Those who procure services can do more to improve the plight of low-wage workers, said labour MP Zainal Sapari yesterday.
These include focusing on quality rather than price as well as making sure contracts have fair clauses and no unreasonable liquidated damages, said Mr Zainal (Pasir Ris-Punggol GRC).
On top of that, the companies that procure such services should consider longer contract periods, which will give service providers an incentive to invest in technology.
When contracts are renewed, service buyers should also take into consideration that the incumbent workers are more experienced and familiar with the job requirements, and ensure they are not worse off.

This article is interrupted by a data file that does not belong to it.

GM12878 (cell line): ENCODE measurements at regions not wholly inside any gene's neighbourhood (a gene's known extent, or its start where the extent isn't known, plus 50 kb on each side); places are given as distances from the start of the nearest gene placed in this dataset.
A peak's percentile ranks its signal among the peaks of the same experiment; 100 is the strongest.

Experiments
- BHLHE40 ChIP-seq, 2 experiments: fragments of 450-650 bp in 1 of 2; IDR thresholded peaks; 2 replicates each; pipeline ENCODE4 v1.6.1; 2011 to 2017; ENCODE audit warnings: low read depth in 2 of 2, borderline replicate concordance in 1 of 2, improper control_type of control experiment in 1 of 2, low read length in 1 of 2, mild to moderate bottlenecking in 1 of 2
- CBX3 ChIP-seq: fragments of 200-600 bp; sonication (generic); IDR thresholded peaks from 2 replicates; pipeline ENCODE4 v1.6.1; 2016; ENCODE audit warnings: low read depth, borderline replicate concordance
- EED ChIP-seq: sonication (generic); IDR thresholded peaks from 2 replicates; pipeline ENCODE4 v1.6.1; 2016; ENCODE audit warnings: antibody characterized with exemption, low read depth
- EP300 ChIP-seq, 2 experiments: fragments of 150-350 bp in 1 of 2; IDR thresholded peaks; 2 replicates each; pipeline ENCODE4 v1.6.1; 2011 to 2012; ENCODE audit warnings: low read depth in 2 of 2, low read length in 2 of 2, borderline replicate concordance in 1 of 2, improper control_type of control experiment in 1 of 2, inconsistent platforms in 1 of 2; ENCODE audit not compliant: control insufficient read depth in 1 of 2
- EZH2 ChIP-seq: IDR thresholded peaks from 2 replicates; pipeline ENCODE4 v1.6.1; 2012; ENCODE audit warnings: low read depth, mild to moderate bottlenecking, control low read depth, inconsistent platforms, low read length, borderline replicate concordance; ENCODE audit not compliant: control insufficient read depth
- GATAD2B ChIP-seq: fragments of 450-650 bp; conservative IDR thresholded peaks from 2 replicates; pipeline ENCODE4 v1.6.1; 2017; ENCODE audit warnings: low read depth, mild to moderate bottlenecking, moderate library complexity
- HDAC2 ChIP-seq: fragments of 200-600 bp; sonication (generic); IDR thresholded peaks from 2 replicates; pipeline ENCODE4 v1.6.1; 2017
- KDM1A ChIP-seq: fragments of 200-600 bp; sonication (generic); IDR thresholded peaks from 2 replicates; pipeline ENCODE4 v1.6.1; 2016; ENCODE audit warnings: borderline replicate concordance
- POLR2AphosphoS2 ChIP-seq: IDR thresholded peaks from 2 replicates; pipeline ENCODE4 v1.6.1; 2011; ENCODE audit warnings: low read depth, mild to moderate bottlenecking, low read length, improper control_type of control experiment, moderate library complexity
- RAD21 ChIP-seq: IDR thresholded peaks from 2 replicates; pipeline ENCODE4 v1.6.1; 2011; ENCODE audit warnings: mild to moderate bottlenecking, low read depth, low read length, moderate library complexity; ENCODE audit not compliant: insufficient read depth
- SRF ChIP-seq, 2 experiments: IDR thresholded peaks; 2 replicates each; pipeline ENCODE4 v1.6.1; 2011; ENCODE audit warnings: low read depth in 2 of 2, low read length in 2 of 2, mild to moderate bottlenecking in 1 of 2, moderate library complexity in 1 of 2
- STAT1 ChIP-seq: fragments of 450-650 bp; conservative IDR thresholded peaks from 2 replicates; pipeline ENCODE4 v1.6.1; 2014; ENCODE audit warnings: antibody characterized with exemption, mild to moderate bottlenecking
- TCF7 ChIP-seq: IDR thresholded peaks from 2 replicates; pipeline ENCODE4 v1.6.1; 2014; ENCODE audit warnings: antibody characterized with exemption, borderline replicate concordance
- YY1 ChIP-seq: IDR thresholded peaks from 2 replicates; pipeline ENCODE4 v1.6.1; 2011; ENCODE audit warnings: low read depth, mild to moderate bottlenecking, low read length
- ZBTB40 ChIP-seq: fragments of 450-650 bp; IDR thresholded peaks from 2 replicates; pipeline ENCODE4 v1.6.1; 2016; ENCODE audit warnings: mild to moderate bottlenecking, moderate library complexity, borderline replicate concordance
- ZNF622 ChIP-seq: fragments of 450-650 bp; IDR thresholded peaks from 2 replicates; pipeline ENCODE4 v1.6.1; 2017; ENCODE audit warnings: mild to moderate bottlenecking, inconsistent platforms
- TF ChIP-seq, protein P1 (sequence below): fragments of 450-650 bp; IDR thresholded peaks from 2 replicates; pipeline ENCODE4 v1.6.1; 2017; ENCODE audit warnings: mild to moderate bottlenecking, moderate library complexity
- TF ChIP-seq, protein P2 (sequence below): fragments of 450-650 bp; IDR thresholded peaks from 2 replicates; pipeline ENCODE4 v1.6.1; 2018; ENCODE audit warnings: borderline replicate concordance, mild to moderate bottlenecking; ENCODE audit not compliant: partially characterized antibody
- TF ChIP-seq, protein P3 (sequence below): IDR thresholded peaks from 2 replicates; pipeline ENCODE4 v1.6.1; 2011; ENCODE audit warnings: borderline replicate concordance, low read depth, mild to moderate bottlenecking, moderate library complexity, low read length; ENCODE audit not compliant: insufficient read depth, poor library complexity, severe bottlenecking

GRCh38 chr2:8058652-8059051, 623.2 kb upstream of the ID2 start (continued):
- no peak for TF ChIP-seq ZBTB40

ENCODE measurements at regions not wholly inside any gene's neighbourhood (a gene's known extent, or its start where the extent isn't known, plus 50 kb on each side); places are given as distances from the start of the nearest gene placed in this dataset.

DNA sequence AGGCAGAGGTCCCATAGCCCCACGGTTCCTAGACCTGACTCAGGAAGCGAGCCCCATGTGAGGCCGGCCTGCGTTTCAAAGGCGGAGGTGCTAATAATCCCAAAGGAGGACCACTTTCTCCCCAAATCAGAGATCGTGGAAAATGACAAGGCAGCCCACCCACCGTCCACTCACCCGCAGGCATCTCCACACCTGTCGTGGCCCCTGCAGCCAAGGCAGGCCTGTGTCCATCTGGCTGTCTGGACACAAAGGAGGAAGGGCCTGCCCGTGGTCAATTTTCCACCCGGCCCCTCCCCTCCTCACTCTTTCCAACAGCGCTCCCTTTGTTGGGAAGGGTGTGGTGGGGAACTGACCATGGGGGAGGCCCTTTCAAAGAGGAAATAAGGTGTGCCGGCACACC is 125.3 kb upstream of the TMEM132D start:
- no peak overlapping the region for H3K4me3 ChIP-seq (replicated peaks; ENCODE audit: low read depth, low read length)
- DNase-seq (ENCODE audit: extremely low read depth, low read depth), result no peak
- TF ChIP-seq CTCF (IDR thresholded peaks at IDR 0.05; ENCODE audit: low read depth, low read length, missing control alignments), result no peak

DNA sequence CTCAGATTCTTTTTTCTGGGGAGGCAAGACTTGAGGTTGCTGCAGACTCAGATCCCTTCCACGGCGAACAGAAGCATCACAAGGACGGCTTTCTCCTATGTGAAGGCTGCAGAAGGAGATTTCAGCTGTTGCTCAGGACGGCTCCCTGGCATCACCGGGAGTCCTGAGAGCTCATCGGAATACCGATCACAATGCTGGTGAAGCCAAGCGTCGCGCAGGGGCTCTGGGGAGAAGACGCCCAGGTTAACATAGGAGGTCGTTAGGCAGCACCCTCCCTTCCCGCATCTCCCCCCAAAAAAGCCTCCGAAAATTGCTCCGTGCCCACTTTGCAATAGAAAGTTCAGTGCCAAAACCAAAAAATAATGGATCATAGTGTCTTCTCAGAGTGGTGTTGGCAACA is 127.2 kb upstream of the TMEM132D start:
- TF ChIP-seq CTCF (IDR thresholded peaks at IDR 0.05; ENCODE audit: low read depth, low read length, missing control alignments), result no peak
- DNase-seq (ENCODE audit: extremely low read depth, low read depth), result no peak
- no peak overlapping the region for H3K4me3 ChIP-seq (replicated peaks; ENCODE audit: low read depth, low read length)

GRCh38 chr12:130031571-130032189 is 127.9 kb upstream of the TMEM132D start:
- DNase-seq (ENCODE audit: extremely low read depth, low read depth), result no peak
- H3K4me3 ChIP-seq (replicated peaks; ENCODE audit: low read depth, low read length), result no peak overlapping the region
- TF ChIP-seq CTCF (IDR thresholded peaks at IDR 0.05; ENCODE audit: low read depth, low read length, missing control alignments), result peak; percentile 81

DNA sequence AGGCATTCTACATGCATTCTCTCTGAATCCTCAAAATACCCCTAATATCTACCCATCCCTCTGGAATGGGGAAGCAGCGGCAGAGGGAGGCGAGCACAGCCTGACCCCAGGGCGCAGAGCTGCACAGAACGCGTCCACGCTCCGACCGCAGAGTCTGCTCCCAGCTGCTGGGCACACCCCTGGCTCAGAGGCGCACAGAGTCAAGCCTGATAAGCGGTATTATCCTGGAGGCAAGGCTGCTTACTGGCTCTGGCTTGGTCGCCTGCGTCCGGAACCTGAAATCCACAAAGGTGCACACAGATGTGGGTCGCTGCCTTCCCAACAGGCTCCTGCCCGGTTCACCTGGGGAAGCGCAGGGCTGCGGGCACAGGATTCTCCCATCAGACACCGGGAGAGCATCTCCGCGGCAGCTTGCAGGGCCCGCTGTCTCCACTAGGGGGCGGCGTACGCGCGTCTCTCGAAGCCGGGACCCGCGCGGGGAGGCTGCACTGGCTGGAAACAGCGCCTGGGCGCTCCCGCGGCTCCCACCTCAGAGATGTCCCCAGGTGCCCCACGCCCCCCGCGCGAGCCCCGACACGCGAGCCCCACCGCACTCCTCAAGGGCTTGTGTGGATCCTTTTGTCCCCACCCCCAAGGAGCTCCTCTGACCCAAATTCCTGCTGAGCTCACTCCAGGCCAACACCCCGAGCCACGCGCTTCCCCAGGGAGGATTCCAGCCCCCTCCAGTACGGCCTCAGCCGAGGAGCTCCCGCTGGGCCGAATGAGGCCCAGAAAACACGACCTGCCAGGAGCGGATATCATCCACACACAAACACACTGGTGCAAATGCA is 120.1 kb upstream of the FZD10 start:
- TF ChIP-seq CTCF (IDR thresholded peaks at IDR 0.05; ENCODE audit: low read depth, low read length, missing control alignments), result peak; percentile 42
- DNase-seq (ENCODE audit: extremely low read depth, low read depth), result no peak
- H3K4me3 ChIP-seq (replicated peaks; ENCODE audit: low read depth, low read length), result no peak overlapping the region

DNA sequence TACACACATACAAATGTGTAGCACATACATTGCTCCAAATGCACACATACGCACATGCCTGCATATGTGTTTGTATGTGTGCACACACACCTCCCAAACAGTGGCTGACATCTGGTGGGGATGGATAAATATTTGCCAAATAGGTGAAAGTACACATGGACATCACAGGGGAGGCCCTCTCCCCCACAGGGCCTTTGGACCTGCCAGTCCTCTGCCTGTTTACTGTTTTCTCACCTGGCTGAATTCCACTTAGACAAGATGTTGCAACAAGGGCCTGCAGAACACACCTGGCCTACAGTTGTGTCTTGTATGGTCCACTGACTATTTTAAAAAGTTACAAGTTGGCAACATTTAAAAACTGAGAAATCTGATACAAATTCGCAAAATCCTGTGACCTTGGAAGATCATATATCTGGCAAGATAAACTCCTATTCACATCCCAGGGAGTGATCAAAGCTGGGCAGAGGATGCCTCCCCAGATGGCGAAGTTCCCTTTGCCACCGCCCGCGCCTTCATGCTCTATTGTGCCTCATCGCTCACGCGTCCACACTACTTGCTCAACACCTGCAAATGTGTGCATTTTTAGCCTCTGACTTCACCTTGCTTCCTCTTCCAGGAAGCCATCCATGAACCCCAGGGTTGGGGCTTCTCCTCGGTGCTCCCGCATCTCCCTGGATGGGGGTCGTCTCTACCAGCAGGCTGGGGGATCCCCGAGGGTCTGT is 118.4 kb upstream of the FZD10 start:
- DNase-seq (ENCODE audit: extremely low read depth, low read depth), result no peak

"Adopting progressive procurement practices will achieve more favourable outcomes for all, including better welfare for our outsourced, low-wage workers," he added.
Mr Zainal said those who procure services have a "moral responsibility" to look after the welfare of such outsourced workers.
"This includes training - allowing service providers to send their workers for training without requesting headcount replacements - and workplace welfare."
He also called for building owners and those who procure such services to set aside dedicated rest areas for these workers, and urged government agencies to set the example.
Mr Zainal also stressed that service providers must not bid for contracts at the expense of workers' welfare.
"Service providers should not gamble on their workers' wages and welfare and hope that the contract they won through price undercutting will bring them profit."